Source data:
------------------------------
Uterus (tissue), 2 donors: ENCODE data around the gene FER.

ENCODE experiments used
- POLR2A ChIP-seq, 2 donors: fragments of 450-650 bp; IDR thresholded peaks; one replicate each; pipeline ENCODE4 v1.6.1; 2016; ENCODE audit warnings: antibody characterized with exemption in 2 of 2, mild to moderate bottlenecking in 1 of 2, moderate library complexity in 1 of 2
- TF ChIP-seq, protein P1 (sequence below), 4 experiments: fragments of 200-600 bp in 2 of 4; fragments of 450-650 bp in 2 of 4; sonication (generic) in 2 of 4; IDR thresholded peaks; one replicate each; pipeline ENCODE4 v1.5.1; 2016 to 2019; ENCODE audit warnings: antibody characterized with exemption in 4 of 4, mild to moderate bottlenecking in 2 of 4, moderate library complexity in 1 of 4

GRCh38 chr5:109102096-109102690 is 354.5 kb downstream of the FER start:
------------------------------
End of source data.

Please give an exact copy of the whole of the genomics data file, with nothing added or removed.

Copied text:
Uterus (tissue), 2 donors: ENCODE data around the gene FER.

ENCODE experiments used
- POLR2A ChIP-seq, 2 donors: fragments of 450-650 bp; IDR thresholded peaks; one replicate each; pipeline ENCODE4 v1.6.1; 2016; ENCODE audit warnings: antibody characterized with exemption in 2 of 2, mild to moderate bottlenecking in 1 of 2, moderate library complexity in 1 of 2
- TF ChIP-seq, protein P1 (sequence below), 4 experiments: fragments of 200-600 bp in 2 of 4; fragments of 450-650 bp in 2 of 4; sonication (generic) in 2 of 4; IDR thresholded peaks; one replicate each; pipeline ENCODE4 v1.5.1; 2016 to 2019; ENCODE audit warnings: antibody characterized with exemption in 4 of 4, mild to moderate bottlenecking in 2 of 4, moderate library complexity in 1 of 4

GRCh38 chr5:109102096-109102690 is 354.5 kb downstream of the FER start: